伊格尔顿《如何读诗》:歧义

 时间:2021-04-21  贡献者:allen-un.com

导读:如何读诗_[英]特里·伊格尔顿(terry eaglton) 著_孔,How to Read a Poem: Part FiveAmbiguityTerry EagletonLike rhyme, rhythm, tone and imagery, ambiguity is as much a part of everyday language as it is of poetry: “Refuse to be put in this basket”, for example. Or the sign “Way out”, as

如何读诗_[英]特里·伊格尔顿(terry eaglton) 著_孔
如何读诗_[英]特里·伊格尔顿(terry eaglton) 著_孔

How to Read a Poem: Part FiveAmbiguityTerry EagletonLike rhyme, rhythm, tone and imagery, ambiguity is as much a part of everyday language as it is of poetry: “Refuse to be put in this basket”, for example. Or the sign “Way out”, as read by an American. Some publicans have now taken to casting doubt on the authenticity of their products by advertising “real” ale. Poetry, however, is the most ambiguous language of all. This is because a poem is the most information-rich piece of communication one can imagine. A line of verse such as “Eyeless in Gaza, at the mill with slaves”, from Milton’s Samson Agonistes, says more than “Have I missed the last bus?” because it forces us to attend to the way that every word is bound up with another. This also happens, among other things, at the level of sound. The “z” of “Gaza”, for example, picks up the “s” of “Eyeless” and passes it on to the first and last letters of “slaves”. This is what we mean by a poem’s texture – the way in which its sounds and rhythms are woven into an opulent tapestry of sense. This interweaving happens at the same time at the levels of meaning, connotation, symbolism, metre, rhyme and so on. All of these different dimensions can conspire together. Perhaps the hissing effect of Milton’s mighty line catches up something of Samson’s lofty contempt for his degrading surroundings, and so contributes to the poem’s psychological truth. Poetry, then, is the type of language in which every unit is dynamically bound up with every other. Tone, meaning, sound, metre, rhythm and so on, are interactive systems which constantly modify each other. We could, in fact, read “Have I missed the last bus?” in just the same way – which shows that poetry lies as much in the eye of the beholder as it does in the words themselves. The final “s” of “bus” picks up the “ss” of “missed”, perhaps with the effect of an exasperated sigh. But poetry is the type of speech that, by thrusting the materiality of its words upon our attention, makes us especially sensitive to these effects. It is striking that from the poet’s viewpoint much of this immensely intricate activity goes on quite unconsciously. It is a matter of knack and intuition, of being inside language, rather than calculatedly manipulating it. It is more like returning a serve in tennis than building a cowshed. This is why poetry is so often ambiguous. By placing every verbal unit in dynamic relation with every other, it generates such semantic complexity that it allows for the maximum degree of interpretation. When Shakespeare writes in his sonnets: When my love swears that she is made of truth I do believe her, though I know she lies we can either read it literally, or as meaning: “When my love swears that she is truly a virgin, I do believe her, even though I know she has sexual intercourse.” Because this is art, however, the line can very well mean both things simultaneously. As Oscar Wilde remarked, art is the place where one thing can be true, but also its opposite. Poetry puts the law of noncontradiction into suspension. There are so many things you can have in poems that you can’t have in real life – a smile without a cat, a cathedral built of marzipan, a square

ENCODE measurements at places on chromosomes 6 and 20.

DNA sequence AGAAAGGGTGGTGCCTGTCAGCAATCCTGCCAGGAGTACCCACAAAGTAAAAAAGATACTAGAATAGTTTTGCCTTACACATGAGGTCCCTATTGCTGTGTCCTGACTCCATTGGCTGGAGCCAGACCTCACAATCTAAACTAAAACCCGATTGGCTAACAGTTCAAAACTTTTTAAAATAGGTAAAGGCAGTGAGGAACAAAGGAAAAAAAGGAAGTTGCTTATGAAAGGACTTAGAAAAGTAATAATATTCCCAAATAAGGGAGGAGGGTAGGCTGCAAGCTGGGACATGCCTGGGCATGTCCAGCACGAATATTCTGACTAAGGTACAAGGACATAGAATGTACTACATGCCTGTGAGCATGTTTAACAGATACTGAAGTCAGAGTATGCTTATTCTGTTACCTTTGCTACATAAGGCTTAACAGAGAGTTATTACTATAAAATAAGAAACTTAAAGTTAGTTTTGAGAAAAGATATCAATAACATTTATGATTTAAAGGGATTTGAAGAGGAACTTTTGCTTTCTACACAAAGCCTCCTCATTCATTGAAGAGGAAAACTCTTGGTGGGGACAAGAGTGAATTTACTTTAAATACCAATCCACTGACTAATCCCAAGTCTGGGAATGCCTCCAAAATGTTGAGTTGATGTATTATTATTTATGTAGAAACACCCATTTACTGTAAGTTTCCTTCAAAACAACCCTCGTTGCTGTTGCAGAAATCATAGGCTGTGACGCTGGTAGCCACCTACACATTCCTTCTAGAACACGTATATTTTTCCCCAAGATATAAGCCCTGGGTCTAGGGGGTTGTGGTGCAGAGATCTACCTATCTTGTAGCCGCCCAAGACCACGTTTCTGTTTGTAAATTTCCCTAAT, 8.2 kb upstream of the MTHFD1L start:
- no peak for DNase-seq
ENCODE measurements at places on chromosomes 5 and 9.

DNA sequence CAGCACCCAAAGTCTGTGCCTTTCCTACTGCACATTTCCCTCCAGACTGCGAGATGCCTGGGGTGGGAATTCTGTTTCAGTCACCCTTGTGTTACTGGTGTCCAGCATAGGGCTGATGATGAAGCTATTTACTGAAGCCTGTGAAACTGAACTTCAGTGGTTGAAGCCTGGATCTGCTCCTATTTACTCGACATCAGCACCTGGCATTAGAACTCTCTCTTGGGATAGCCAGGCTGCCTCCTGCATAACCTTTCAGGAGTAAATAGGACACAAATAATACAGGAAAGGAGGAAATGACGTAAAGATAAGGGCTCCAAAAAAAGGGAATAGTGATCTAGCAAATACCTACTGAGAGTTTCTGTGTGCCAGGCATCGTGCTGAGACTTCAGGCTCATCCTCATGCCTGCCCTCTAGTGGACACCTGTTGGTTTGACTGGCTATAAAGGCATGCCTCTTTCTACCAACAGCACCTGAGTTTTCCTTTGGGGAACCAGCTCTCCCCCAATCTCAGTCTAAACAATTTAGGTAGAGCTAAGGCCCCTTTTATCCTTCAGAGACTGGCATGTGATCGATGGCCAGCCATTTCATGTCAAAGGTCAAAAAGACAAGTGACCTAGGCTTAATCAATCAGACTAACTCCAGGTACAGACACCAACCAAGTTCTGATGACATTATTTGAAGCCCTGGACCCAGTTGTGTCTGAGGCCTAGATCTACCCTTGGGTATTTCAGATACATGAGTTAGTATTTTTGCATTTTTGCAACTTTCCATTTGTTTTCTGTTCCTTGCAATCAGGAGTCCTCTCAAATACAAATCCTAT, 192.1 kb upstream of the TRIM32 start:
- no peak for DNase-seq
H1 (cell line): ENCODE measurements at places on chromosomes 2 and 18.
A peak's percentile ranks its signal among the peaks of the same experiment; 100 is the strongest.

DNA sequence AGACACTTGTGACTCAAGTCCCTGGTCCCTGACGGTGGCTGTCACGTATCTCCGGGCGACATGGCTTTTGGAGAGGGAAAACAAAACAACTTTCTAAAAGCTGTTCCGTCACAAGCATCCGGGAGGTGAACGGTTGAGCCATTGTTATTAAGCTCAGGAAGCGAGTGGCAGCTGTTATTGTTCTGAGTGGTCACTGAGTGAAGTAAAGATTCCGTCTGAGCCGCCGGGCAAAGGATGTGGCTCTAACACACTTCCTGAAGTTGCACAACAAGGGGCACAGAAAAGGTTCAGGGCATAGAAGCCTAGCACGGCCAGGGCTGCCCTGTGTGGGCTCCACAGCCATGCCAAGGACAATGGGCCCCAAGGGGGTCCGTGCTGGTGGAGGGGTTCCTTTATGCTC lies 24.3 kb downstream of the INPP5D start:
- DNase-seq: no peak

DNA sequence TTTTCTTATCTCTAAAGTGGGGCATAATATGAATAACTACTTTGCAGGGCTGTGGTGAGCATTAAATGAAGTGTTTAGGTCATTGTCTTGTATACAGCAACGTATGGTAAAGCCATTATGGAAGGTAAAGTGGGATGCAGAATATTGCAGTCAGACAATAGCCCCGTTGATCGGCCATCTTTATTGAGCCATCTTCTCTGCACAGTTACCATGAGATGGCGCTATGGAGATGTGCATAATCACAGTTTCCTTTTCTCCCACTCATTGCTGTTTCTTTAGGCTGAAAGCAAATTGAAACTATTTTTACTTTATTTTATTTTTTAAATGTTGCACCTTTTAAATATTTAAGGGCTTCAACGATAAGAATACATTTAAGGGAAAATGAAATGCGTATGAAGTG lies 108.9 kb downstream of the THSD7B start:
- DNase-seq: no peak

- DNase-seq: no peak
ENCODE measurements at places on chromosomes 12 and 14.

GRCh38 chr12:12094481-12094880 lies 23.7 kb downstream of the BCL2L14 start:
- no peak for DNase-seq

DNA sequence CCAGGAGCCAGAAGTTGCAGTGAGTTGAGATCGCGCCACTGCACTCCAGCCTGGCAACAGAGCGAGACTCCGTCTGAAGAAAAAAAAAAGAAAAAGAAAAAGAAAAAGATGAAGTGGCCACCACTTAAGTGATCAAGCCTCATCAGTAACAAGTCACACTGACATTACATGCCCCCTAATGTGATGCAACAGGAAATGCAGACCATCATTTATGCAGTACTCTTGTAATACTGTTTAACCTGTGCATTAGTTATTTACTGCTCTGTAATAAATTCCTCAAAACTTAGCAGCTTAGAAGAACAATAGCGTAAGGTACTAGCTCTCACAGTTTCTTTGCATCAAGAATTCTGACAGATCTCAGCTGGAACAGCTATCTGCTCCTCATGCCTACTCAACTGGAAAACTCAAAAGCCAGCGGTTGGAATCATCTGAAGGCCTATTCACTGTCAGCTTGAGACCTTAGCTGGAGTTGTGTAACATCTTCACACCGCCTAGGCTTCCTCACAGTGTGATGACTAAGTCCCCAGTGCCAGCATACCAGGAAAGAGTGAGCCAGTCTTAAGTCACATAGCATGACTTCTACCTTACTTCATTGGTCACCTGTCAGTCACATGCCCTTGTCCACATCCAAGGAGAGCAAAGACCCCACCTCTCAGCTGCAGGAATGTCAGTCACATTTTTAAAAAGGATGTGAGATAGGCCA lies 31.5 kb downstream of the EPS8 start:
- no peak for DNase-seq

triangle, a boy who is also a banana – poetry testifies in its wealth of possibilities to the fact of human freedom. It is language liberated from the actual and sent out on a spree. Why should language conform itself obediently to reality? Why shouldn’t it create it instead? William Blake’s Tyger poem is a magnificent instance of ambiguity: Tyger! Tyger! Burning bright In the forests of the night, What immortal hand or eye Could frame they fearful symmetry? The tone is awestruck, even reverent, full of slightly breathless admiration. Yet what do we make of this, just a few verses later? What the hammer? What the chain? In what furnace was thy brain? What the anvil? What dread grasp Dare its deadly terrors clasp? We know that Blake, writing at the time of the Industrial Revolution, was a radical who hated industry and machinery; yet the speaker of the poem is using exactly such imagery to portray the tiger. It is as though the beast has “Made in Manchester” stamped on its belly. It may be that the poem is both praising the tiger and satirising the speaker’s pathetically inadequate attempts to understand this sublime source of energy. Poetry holds conflicting attitudes together, without necessarily resolving them. What did Blake really think of the tiger? We just don’t know. Neither can we ask him – and even if we could, we would not necessarily accept what he said.

 
 

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